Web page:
Posted by Dave Palascak, AIF®, CFA on August 17, 2017
I have spoken to many home office supervisory personnel and practicing advisors over the past year about how often investment reviews and monitoring reports need to be produced. What frequency is appropriate from a fiduciary standpoint and what is practical from an operational standpoint? Is it acceptable to depart from fiduciary norms based upon practical circumstances?
Did you know that the duty to monitor a retirement plan or client account is one of the most overlooked fiduciary obligations?
Fiduciary breaches that occur during monitoring are frequently traced back to inadequate preparation earlier in the investment process. For example, a poorly written investment policy statement undermines effective monitoring by being vague about when, how, and by whom monitoring will be conducted.
Errors of omission (not doing what is prudent or prescribed) are more common than errors of commission (doing something that is prohibited by law, regulation, or governing documents). Establishing and following clear, concise and practical policies and procedures for monitoring (such as the frequency of investment reviews) reduce compliance risks and help ensure that clients’ best interests are served.
Getting to the question at hand – Are annual investment reviews enough? – let’s first examine the fiduciary requirement for investment monitoring frequency.
Practice 4.1 of the Prudent Practices Handbook1
states, “Periodic reports compare investment performance to an appropriate index, peer group and investment policy statement objectives.”
If you review the handbook in detail, you will find three specific tasks embedded in this Practice;
1. The advisor must generally review the investments at least quarterly against their index, peer group and IPS watch list criteria as a basis for formulating ongoing advice.
2. The advisor must summarize and document this quarterly review so it can be distributed to and considered by the client in some fashion.
3. The advisor must generally conduct a personalized review with the client at least annually to help ensure that the client fully understands the information presented and the advice that has been rendered and any actions that have been taken.
So, how does this match what advisors are doing in practice today?
From my experience, most advisors with smaller retirement plans and individual clients are performing the third task. Unfortunately, given the revenue generated from those clients and the expenses incurred with doing tasks one and two quarterly, many advisors only review the investments and produce documentation annually when they meet with their client.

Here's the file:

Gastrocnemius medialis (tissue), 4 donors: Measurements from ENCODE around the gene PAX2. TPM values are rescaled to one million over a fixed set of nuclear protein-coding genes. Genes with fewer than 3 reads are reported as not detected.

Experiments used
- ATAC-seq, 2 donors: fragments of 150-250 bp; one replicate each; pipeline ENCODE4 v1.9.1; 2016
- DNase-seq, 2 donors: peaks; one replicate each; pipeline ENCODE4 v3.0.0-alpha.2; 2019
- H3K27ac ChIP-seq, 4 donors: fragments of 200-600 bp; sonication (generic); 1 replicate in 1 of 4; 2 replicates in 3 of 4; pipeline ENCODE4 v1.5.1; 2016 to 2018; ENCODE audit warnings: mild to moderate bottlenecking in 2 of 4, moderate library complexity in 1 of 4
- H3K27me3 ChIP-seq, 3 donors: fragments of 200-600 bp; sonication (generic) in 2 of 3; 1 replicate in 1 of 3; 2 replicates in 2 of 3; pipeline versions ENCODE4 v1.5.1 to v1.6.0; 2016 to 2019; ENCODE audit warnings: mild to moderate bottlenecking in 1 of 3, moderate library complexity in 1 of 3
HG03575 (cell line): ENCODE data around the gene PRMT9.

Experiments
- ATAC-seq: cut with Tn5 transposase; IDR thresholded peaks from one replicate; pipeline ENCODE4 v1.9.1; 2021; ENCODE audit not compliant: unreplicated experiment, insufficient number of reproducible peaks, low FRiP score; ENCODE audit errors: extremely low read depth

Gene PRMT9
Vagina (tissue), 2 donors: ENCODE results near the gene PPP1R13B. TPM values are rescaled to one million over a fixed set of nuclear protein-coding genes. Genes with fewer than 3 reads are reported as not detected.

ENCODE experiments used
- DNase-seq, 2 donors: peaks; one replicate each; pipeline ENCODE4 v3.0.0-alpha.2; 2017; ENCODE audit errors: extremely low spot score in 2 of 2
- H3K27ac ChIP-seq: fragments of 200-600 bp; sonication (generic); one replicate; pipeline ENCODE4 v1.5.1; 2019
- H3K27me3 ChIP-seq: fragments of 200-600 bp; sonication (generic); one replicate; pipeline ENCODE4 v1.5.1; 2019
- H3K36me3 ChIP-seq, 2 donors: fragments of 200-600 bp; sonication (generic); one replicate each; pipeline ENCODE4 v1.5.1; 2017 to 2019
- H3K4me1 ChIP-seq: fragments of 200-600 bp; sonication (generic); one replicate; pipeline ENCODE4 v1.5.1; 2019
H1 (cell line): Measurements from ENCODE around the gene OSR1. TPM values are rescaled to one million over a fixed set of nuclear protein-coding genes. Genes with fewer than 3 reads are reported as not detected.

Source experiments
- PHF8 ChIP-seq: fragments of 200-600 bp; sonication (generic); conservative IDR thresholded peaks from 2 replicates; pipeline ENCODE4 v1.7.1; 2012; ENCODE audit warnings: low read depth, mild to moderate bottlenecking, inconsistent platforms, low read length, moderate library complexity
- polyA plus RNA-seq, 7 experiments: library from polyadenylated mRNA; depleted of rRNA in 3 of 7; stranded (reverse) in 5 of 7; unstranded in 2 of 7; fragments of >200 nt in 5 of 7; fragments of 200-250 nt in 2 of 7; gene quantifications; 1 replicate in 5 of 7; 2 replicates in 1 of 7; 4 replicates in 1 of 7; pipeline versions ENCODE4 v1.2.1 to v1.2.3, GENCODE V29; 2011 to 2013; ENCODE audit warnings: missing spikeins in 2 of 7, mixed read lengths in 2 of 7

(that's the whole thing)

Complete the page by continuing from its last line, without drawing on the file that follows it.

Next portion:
Given the Practices and the legal substantiation from which they were derived, we believe this process is ripe for a fiduciary lawsuit.2
Here’s how we see advisors and their firms dealing with this operational challenge when working with smaller clients.
1. Reduce the amount of time it takes to perform the investment reviews and document any suggested actions. To the maximum extent possible:
a. Adopt a consistent IPS watch list process and apply it across your entire client base, making adjustments only when special facts and circumstances require;
b. Craft one set of investment commentary for each investment and apply it across all share classes of that investment and for all clients who own it, unless unique factors associated with certain share classes or clients require different commentary;
c. Recommend and execute trades to replace investments consistently for all clients whose facts and circumstances conform to criteria that make replacement advisable;
d. Use a consistent and manageable set of investments that promote operational efficiency as well as portfolio effectiveness, taking into account such factors as recordkeeper capabilities and priorities and constraints imposed by your clients.
2. Reduce the amount of time it takes to deliver the investment review to the client.
a. Use online client meetings and interactive reports to quickly summarize the review focusing on areas that need action.
b. Meet with your smaller clients annually, but email them (or post to a client vault) a monitoring report quarterly.
As you begin to take steps toward this methodology, the process of conducting and documenting quarterly investment reviews will become significantly more efficient allowing you to do it consistently for every client.
The Fi360 Fiduciary Focus Toolkit was built specifically to help advisors profitably implement proven fiduciary processes in their practice. Check it out! My team would love to hear about your experiences and challenges with quarterly investment reviews. Direct feedback from advisors allows us to make our software better for your business.
1Center for Fiduciary Studies and Fi360 (2013). Prudent Practices for Investment Advisors. Retrieved from http://www.fi360.com/prudent-investment-process/advisors-practices
2Prudent Practice for Investment Advisors – Practice 4.1 Legal Substantiation
Employee Retirement Income Security Act of 1974 [ERISA]
§3(38); §402(c)(3); §404(a); §405(c)(2)(A)(iii)
Leigh v. Engle, 727 F.2d 113 , 4 E.B.C. 2702(7th Cir. 1984);
Atwood v. Burlington Indus. Equity, Inc., 18 E.B.C. 2009
Interpretive Bulletin 75-8, 29 C.F.R. §2509.75-8 (FR17);
Interpretive Bulletin 08-2, 29 C.F.R. §2509.08-2
Investment Advisers Act of 1940
SEC v. Capital Gains Research Bureau, Inc., 375 U.S. 180 (1963)
Study on Investment Advisers and Broker-Dealers (SEC Staff,
January 21, 2011); Compliance Alert (June, 2007)
Uniform Prudent Investor Act [UPIA]
Uniform Prudent Management
of Institutional Funds Act [UPMIFA]
§3(b); §3(e); §5(a)
Uniform Management of Public Employee
Retirement Systems Act [UMPERSA]
§6(a); §6 (b)(1-3); §6(d); §6 Comments; §8(b)